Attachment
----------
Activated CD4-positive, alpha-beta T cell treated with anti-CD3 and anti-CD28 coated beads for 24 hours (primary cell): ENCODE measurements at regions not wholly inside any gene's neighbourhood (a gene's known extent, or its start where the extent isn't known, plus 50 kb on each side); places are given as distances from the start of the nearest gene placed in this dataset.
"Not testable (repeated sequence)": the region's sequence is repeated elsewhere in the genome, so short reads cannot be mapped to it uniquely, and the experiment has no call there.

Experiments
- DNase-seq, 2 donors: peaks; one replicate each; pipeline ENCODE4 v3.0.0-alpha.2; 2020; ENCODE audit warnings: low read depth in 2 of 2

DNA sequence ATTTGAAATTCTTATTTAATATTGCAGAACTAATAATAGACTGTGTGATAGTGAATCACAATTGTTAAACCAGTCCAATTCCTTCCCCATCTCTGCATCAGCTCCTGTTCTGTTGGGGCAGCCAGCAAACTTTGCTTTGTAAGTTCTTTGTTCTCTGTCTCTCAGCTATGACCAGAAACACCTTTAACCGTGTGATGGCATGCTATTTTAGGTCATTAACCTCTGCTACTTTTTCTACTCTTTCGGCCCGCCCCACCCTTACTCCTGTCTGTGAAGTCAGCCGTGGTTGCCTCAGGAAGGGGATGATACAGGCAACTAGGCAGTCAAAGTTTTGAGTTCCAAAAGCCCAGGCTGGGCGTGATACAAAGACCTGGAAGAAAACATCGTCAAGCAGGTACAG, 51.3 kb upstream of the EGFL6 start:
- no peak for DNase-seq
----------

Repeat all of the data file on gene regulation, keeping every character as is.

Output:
Activated CD4-positive, alpha-beta T cell treated with anti-CD3 and anti-CD28 coated beads for 24 hours (primary cell): ENCODE measurements at regions not wholly inside any gene's neighbourhood (a gene's known extent, or its start where the extent isn't known, plus 50 kb on each side); places are given as distances from the start of the nearest gene placed in this dataset.
"Not testable (repeated sequence)": the region's sequence is repeated elsewhere in the genome, so short reads cannot be mapped to it uniquely, and the experiment has no call there.

Experiments
- DNase-seq, 2 donors: peaks; one replicate each; pipeline ENCODE4 v3.0.0-alpha.2; 2020; ENCODE audit warnings: low read depth in 2 of 2

DNA sequence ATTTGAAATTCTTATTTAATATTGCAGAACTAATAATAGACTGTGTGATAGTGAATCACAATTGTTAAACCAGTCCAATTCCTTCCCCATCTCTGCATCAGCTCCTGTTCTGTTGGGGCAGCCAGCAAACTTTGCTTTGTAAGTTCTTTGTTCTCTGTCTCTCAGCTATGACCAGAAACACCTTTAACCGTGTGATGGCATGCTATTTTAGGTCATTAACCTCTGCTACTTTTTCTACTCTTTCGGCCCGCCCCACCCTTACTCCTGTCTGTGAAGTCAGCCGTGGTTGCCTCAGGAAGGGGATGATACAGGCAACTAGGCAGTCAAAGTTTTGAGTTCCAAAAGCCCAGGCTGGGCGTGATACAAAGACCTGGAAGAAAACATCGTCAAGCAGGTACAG, 51.3 kb upstream of the EGFL6 start:
- no peak for DNase-seq